Article Text

A continuous analysis for patient safety (CAPS) mechanism to secure a daily focus and analysis of patient safety issues to drive system improvement
  1. NE Moghal,
  2. Y Tse
  1. Department of Paediatric Nephrology, Great North Children's Hospital, Newcastle-upon-Tyne, UK


Aim Traditional adverse event reporting systems under record the true incidence of system errors. Granular detail is often lost from organisation memory due to the time lag for investigation and feedback, disengaging reporters and dissipating the opportunity to learn.

We describe a simple method to record errors that keeps the clinical team connected, retaining ownership of system safety, allowing rapid local analysis and focus on system improvements.

Method Over three weeks, ward rounds on renal patients on a mixed paediatric subspecialty ward included a consultant-led question about system safety issues for each in-patient. Details of errors were recorded in casenotes under ‘Patient Safety’ then categorised using the mnemonic ‘MR PICO’ (table 1). Interrogation of the system as to why and how each error occurred can be performed at the time. Comparison was made with existing reporting tools.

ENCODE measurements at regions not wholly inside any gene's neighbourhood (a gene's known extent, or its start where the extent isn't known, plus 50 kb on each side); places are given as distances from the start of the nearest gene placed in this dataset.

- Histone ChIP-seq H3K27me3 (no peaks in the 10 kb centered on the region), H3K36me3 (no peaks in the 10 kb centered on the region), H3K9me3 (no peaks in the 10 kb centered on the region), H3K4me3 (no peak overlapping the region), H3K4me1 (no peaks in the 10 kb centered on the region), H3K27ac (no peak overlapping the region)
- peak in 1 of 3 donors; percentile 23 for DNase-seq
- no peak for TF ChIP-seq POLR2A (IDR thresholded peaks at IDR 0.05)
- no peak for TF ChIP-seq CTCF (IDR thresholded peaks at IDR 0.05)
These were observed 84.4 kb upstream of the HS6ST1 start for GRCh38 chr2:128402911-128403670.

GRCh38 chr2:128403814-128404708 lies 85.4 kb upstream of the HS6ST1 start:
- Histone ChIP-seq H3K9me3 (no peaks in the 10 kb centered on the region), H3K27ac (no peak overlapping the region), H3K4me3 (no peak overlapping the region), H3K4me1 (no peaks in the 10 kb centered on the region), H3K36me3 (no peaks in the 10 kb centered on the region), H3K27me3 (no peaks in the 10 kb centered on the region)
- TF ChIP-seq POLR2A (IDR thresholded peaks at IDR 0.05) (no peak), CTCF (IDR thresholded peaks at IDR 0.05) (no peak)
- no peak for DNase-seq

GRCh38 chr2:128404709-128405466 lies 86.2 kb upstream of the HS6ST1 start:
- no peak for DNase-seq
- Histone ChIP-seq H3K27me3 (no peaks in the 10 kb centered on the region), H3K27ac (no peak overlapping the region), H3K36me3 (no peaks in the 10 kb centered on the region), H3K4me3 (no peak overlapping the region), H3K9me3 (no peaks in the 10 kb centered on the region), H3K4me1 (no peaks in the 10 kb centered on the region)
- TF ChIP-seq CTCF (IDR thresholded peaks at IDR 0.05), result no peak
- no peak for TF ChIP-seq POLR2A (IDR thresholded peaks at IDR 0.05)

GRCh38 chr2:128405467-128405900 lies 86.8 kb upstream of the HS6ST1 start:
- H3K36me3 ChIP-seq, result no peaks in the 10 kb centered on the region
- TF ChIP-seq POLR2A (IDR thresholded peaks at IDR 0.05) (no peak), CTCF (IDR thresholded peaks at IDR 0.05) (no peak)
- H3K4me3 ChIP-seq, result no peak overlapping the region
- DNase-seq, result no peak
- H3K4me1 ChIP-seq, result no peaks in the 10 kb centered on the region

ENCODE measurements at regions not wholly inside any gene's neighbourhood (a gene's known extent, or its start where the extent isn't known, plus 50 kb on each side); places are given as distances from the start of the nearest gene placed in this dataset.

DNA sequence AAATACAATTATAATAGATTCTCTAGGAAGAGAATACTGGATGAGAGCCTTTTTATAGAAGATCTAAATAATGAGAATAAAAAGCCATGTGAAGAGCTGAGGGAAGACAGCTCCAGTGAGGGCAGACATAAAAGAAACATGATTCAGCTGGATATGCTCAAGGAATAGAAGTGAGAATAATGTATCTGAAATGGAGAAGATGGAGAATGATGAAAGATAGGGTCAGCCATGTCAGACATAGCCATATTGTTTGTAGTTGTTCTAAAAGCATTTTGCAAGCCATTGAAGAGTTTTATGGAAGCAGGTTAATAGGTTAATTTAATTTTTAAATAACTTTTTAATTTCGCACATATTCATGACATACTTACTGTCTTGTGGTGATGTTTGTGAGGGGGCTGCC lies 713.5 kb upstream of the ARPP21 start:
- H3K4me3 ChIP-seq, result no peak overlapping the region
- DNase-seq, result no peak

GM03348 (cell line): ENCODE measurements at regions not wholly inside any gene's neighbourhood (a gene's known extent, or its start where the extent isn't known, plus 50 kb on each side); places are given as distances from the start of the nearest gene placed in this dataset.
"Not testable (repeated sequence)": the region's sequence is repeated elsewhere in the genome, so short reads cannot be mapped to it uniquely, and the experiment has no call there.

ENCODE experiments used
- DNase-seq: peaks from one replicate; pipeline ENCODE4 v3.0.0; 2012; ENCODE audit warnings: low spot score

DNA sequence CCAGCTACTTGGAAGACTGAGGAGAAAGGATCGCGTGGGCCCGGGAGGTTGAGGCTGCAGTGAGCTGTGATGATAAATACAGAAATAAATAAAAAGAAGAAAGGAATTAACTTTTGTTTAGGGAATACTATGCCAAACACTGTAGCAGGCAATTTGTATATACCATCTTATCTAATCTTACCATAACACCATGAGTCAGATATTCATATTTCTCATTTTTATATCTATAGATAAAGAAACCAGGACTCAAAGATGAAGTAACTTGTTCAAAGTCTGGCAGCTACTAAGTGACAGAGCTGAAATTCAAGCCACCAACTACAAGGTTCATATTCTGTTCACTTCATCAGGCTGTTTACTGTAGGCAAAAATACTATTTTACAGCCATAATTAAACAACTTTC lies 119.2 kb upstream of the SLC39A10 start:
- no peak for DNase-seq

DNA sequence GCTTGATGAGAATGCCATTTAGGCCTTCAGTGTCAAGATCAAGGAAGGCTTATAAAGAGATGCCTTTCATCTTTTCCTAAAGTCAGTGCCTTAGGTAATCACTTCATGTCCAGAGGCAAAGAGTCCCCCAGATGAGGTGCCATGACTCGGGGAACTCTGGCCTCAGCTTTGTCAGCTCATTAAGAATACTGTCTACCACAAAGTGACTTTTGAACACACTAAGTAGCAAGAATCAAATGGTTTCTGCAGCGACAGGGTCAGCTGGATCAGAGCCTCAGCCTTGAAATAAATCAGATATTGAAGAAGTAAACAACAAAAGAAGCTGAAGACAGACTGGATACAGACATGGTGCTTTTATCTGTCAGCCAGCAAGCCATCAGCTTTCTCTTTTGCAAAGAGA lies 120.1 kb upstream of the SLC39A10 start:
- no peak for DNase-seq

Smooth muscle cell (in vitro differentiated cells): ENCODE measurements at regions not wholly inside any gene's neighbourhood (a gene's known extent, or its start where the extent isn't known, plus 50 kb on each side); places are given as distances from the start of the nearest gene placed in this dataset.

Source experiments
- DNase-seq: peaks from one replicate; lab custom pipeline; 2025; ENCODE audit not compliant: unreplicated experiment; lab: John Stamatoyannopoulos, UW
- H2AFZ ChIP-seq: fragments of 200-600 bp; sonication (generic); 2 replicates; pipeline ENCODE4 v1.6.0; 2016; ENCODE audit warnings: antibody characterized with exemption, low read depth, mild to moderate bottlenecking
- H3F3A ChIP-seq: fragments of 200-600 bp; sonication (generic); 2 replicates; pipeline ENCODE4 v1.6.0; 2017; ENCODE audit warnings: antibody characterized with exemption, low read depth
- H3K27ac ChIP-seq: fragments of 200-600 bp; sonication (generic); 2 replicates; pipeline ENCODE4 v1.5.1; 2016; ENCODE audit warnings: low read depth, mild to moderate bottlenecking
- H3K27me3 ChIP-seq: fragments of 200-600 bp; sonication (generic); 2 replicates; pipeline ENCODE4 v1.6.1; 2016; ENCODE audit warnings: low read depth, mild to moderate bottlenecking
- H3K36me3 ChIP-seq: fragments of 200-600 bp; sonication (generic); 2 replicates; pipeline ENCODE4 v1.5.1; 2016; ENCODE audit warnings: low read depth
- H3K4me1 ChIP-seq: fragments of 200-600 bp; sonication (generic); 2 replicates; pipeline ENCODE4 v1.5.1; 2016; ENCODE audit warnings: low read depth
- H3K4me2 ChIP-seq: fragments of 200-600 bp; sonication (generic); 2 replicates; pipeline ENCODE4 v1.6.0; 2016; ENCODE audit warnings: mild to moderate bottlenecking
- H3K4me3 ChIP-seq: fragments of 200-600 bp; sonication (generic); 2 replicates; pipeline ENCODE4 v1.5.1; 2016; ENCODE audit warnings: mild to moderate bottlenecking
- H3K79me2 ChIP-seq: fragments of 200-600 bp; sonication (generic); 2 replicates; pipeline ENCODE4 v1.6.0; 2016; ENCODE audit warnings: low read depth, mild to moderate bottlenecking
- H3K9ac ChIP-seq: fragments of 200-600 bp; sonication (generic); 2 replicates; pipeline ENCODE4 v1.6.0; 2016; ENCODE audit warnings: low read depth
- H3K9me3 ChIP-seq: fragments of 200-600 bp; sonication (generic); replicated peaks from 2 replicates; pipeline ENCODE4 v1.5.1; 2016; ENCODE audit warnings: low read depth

Abstract G318 Table 1

CAPS errors captured

Results Daily CAPS were reliably recorded in all in-patients casenotes during the test period. 63 system errors leading to 18 harm events were recorded over 101 patient days (table 2). 98% of errors were judged preventable. Every in-patient experienced at least one system error. Nine quality improvement projects were generated by learning from selected errors.

Abstract G318 Table 2

Errors and harms captured using different tools

Compared to CAPS, electronic trust reporting system (DATIX) and paediatric global triggering tool (pGTT) captured only 3-11% of errors.

Conclusion Error rates captured by CAPS accurately reflect the true incidence rather than relying on the willingness of staff to report to a remote system. This transparent mechanism secures a daily system safety conversation that we envisage will affect culture change towards an increasingly safer system of care.

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